Ikhwanweb :: The Muslim Brotherhood Official English Website

Tue109 2018

Last update19:14 PM GMT

Back to Homepage
Font Size : 12 point 14 point 16 point 18 point
:: Archive > MB in International press
Muslim Brotherhood Plans Worldwide Campaign to Finance Hamas-led government
Muslim Brotherhood plans worldwide campaign to finance Hamas-led government Iran and the Muslim Brotherhood, two allies of Hamas, called for Muslims on Monday to give money to a government headed by the Palestinian radical group, trying to build a new source of financing even as the United States stepped up its campaign to stop the flow of cash. U.S. Secretary of State Condole
Tuesday, February 21,2006 00:00
by The Canadian Press

Muslim Brotherhood plans worldwide campaign to finance Hamas-led government
 Iran and the Muslim Brotherhood, two allies of Hamas, called for Muslims on Monday to give money to a government headed by the Palestinian radical group, trying to build a new source of financing even as the United States stepped up its campaign to stop the flow of cash.

U.S. Secretary of State Condoleezza Rice started a Middle East tour, taking her to regional powerhouses Saudi Arabia and Egypt, to caution them against funding any Palestinian government headed by Hamas, which the United States and Europe consider a terror group.

The U.S. and Europe, the world’s two largest donors to the Palestinians, said they will not provide funding directly to any Hamas-led government, and Israel has already halted transfers of tax and customs duties, another main source of money for the Palestinian Authority, which governs in the West Bank and Gaza Strip.

Arab governments have said funding should continue - but it is unclear whether they will be able to fill the void in the foreign aid that has provided the bulk of the Palestinians’ $1.9 billion annual budget.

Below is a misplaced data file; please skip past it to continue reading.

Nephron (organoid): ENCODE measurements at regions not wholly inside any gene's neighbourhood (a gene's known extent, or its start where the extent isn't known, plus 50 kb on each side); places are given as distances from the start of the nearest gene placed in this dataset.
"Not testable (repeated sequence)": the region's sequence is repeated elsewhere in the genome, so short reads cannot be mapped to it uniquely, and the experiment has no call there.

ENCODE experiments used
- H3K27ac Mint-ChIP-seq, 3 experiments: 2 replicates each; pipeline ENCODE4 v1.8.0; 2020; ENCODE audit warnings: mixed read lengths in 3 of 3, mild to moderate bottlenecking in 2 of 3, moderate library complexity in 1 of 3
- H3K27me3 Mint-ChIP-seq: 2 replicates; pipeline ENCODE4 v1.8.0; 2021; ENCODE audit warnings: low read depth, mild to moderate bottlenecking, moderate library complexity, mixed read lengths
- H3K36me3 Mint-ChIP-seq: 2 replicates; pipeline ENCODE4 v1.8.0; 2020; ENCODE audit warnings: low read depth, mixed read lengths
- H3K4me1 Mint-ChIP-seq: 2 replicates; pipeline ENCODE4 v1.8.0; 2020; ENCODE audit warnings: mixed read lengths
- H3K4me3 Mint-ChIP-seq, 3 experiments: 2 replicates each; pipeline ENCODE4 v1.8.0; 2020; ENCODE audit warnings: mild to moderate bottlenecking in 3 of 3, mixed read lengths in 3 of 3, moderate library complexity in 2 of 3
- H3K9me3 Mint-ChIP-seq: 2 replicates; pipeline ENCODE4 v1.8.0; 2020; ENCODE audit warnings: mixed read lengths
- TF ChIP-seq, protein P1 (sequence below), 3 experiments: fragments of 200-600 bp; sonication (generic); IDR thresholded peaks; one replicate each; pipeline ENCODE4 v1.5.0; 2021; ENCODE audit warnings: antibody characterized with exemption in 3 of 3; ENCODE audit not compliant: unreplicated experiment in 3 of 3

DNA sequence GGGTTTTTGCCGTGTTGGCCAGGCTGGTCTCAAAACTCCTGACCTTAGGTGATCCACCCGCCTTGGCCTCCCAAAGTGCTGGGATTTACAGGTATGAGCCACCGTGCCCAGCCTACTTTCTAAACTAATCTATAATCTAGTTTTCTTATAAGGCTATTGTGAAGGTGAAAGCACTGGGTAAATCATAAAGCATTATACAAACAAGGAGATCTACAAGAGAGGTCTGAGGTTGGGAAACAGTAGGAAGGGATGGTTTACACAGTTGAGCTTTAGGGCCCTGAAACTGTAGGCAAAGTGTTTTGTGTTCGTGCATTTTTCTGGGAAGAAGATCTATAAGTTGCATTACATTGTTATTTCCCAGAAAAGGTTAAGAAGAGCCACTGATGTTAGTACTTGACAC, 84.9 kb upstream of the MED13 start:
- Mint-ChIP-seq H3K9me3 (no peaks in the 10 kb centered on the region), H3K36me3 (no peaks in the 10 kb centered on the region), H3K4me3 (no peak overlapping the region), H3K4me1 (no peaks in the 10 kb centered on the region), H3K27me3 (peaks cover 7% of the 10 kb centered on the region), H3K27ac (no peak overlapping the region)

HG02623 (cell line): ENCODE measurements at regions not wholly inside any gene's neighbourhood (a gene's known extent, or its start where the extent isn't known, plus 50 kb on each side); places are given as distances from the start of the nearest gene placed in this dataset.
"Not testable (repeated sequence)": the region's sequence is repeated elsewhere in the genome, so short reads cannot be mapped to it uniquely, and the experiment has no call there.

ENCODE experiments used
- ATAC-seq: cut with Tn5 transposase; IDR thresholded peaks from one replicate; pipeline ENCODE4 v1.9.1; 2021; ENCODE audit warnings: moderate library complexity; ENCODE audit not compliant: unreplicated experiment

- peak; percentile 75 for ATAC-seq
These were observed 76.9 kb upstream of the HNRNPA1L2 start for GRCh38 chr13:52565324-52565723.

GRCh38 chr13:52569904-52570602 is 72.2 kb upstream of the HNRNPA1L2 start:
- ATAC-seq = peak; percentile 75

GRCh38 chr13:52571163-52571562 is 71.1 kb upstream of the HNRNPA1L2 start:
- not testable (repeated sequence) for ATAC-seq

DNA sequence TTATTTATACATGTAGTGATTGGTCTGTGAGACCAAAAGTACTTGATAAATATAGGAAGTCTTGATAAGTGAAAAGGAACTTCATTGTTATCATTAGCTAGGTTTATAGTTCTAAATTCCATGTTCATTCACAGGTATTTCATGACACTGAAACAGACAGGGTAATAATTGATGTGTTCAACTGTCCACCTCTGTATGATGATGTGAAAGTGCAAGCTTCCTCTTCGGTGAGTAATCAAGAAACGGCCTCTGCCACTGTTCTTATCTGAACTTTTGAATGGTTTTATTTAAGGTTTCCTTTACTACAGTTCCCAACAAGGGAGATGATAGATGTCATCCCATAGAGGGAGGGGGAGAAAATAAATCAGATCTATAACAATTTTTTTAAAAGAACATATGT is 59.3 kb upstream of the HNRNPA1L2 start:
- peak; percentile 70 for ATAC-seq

Arab League foreign ministers met Monday in Algiers in an attempt to revive a funding plan they originally agreed on in 2002 that would provide the Palestinian Authority with some $50 million a month. Arab countries have consistently failed to meet those pledges since 2002, whether because of lack of funds or political differences with the Palestinians.

"Cutting the aid is very serious issue. It is an attempt to starve the Palestinians and a recipe for chaos," Mohammed Sobeih, the deputy of league Secretary General Amr Moussa, told The Associated Press.

Two of Hamas’ strongest allies tried Monday to rally support.

"Annual financial assistance to Palestine is one way that Muslim nations can share the responsibility of Palestine," Iranian supreme leader Ayatollah Ali Khamenei said in talks with Hamas’ political chief Khaled Mashaal.

Mashaal was leading a delegation of Hamas officials on a three-day visit to Iran - a leading backer of the group - in the latest stop of their tour of the region aimed at ensuring financial and political support.

The Muslim Brotherhood - the region’s largest fundamentalist political movement, with branches and affiliated groups in 86 countries - announced its own private funding drive.

"We will appeal to each and every Muslim to help the Palestinians in the face of this unjust and fierce campaign (against Hamas)," the Brotherhood’s supreme leader, Mohammed Mahdi Akef, told AP in Cairo.

The group will ask its supporters to donate one quarter of their income to support Hamas, Brotherhood official Mohammed Hilal told the Cairo-based Al-Masry Al-Yawm newspaper.

The Muslim Brotherhood has wealthy private backers, and the group has close ties to Hamas, which originally grew out of the Egypt-based Brotherhood.

But the large amounts the Palestinian Authority needs will likely have to come from governments.


The Organization of the Islamic Conference, a 57-member grouping of Muslim countries, plans to provide institutional and financial aid to the Hamas-led Palestinian Authority, Malaysian Prime Minister Abdullah Ahmad Badawi said Monday.

The Arab League is not expected to make a final decision on promises of funds until a summit next month in the Sudanese capital, Khartoum.

So far, Arab nations have fallen far short in their promises. Since 2003, they gave $761 million - only 30 per cent of the promised amount over that period, according to Sobeih.


Posted in MB in International press  
Add Comment Send to Friend Print
Related Articles